I am using PDF.JS to render pdf pages into different canvas elements. my requirement is to capture the output of the canvas and to display it as an image. Is there some event to know if the rendering of the pdf page in canvas has been finished or not. because when I try to capture the output of canvas it is blank. but the pdf page is rendered properly. it looks like my capture event is being called before the pdf.js finishes the rendering process.

here is my code:

var myImage = new Image();
myImage.src = document.getElementById('my-canvas-id').toDataURL();

If I execute the same code in my FireFox's console this works fine. so nothing is wrong with this code.

Just to let you people know that I already have tried document.ready and window.load events.


16 Answers 16


I was also struggling with this problem.. the solution that i used is:

//Step 1: store a refer to the renderer
var pageRendering = page.render(renderContext);
//Step : hook into the pdf render complete event
var completeCallback = pageRendering.internalRenderTask.callback;
pageRendering.internalRenderTask.callback = function (error) {
  //Step 2: what you want to do before calling the complete method                  
  completeCallback.call(this, error);
  //Step 3: do some more stuff
  • 7
    For newer versions of PDF.js, internalRenderTask is not accessible directly. Instead, use _ internalRenderTask. So the example would be pageRendering._internalRenderTask.callback
    – stan
    Jul 23, 2015 at 14:33
  • @Lyon: I would like to show a popup window once my pdf has rendered. Would I add the above code in viewer.js and call my function ?
    – zock
    Nov 25, 2015 at 3:31
  • Hi Zock just saw your message. I'm not sure whats in viewer.js, but If i wanted to show a message after the pdf is rendered, then i would add it in step 3. You can also adapt either Young or Chris use of the promise object and perform the necessary operation in the function passed to the "then" method
    – Lyon
    Apr 2, 2016 at 17:19
  • I do not like this answer (not putting a negative vote) because it is a page specific callback. To get a page the PDFViewerApplication element has to be already initialized what is asynchronous and not bound to document loaded event. Basically when HTML page is loaded PDFViewerApplication is not yet available. And even it was, there are multiple pages and for certain scenarios It needs them all being loaded not the one in a viewport. Leaving this comment not to downvote the response, that definitely appreciated but to highlight it might not be Ok for all the cases. Sep 3, 2021 at 18:55
  • @Lyon: I tried to apply your solution and running PDFViewerApplication.pdfViewer.scrollPageIntoView({pageNumber: desiredPage, destArray: dest}) at step 3. So after the rendering is finished, the view would jump to a specific point in my pdf. Unfortunately, nothing happens. Do you have an idea why?
    – Mazze
    Oct 28, 2022 at 19:43

<script type="text/javascript">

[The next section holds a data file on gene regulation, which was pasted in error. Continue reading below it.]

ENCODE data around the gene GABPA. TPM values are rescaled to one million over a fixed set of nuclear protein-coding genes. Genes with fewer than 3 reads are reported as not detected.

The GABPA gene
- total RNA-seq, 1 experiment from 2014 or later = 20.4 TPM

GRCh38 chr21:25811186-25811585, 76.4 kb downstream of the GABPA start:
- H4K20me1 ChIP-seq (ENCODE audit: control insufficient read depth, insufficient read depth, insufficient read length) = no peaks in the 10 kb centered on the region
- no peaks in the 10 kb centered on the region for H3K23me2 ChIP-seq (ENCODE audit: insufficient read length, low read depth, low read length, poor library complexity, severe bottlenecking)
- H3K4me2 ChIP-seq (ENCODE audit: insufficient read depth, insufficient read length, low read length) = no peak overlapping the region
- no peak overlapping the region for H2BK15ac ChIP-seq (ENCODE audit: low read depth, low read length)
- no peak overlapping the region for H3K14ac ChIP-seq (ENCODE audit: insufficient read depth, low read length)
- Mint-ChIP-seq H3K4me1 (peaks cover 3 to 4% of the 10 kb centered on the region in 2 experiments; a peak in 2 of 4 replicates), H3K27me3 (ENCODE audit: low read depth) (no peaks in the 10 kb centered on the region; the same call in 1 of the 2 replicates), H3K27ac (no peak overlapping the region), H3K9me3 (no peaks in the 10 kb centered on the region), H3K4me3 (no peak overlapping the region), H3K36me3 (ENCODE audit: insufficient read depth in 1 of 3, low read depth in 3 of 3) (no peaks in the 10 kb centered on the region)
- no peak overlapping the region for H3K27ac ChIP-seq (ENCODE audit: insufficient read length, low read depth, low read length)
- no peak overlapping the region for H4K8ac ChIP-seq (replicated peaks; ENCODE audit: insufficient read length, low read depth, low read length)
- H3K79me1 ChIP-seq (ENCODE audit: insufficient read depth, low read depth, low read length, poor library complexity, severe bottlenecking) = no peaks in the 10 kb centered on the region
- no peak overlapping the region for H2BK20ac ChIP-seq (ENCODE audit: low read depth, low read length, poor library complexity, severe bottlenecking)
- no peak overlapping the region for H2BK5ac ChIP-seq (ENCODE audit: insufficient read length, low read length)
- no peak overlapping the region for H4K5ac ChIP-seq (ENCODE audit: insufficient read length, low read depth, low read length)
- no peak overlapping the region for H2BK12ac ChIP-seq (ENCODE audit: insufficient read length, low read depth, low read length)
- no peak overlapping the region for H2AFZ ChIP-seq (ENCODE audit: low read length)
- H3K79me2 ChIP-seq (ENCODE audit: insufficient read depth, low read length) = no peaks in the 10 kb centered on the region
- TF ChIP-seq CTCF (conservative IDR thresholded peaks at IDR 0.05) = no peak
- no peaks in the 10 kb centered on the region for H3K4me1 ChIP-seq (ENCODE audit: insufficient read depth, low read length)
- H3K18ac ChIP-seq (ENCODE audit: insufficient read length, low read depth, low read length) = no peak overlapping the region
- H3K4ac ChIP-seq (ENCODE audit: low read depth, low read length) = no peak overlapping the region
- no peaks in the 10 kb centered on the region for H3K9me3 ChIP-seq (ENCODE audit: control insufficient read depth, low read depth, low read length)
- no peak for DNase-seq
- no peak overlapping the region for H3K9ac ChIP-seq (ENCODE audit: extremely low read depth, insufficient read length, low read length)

document.addEventListener("pagesloaded", function(e) {
   //do sth..

worked for me

  • 3
    Only solution here, where you can run window.print(); and pdf.js is not warning, that not all pages have been rendered. Thanks!
    – elsamuko
    Dec 29, 2015 at 8:41

At the time of writing, this did work. I'm not sure if it still does.

PDFJS makes use of Promises. The easiest thing to do is the following:

  • where exactly do I put this? "page is not defined"
    – davidhq
    Aug 22, 2013 at 13:19
  • You can't call then with render function like that. See Lyon's solution and explanation for how to solve the problem.
    – Dejo
    Feb 4, 2014 at 0:08

Using the textlayerrendered event worked for me:

document.addEventListener('textlayerrendered', function (event) {
  // was this the last page?
  if (event.detail.pageNumber === PDFViewerApplication.page) {
    console.log('Finished rendering!');
}, true);
  • Where did you add this to viewer.js? I'm not receiving this callback.
    – Sakiboy
    Apr 2, 2017 at 6:00
  • Note how event.target usefully returns the <div> for the given text layer that has just been added to the DOM. @Sakiboy It would be best to chain it after the PDFViewerApplication.animationStartedPromise Promise, ideally before calling PDFViewerApplication.open(). Sep 18, 2018 at 15:02

Lyon's solution of more robust. But this is the simplest solution I could find.

var renderTask = pdfPage.render(renderContext);
  function pdfPageRenderCallback() {
  function pdfPageRenderError(error) {
window.addEventListener('load', function () {
    PDFViewerApplication.eventBus.on('textlayerrendered', function () {
      console.log('textlayerrendered', arguments, PDFViewerApplication)

Event name textlayerrendered includes of PDFViewerApplication.eventBus._listeners

  • This was working about half the time for me, but had some race conditions where it could fail. I've found listening for the PDFViewerApplication.initializedPromise promise to be more reliable - see my answer.
    – nnyby
    Jul 22, 2021 at 17:22

While examining these solutions, I was having issues getting the renderContext, so I ended up using this approach listening to pagerendered:

document.addEventListener("pagerendered", function(e){


In my case, I just wanted to call some external function after the page was rendered, with minimal effort.

Hope this helps. Cheers!

  • 1
    This example applies if you are using the viewer (viewer.js) that comes with PDFJS. Mar 27, 2015 at 15:39
  • Event never fired for me... any sugguestions?
    – Sakiboy
    Apr 2, 2017 at 5:54

According to documentation from PDF.js.

for versions before 2.2 use: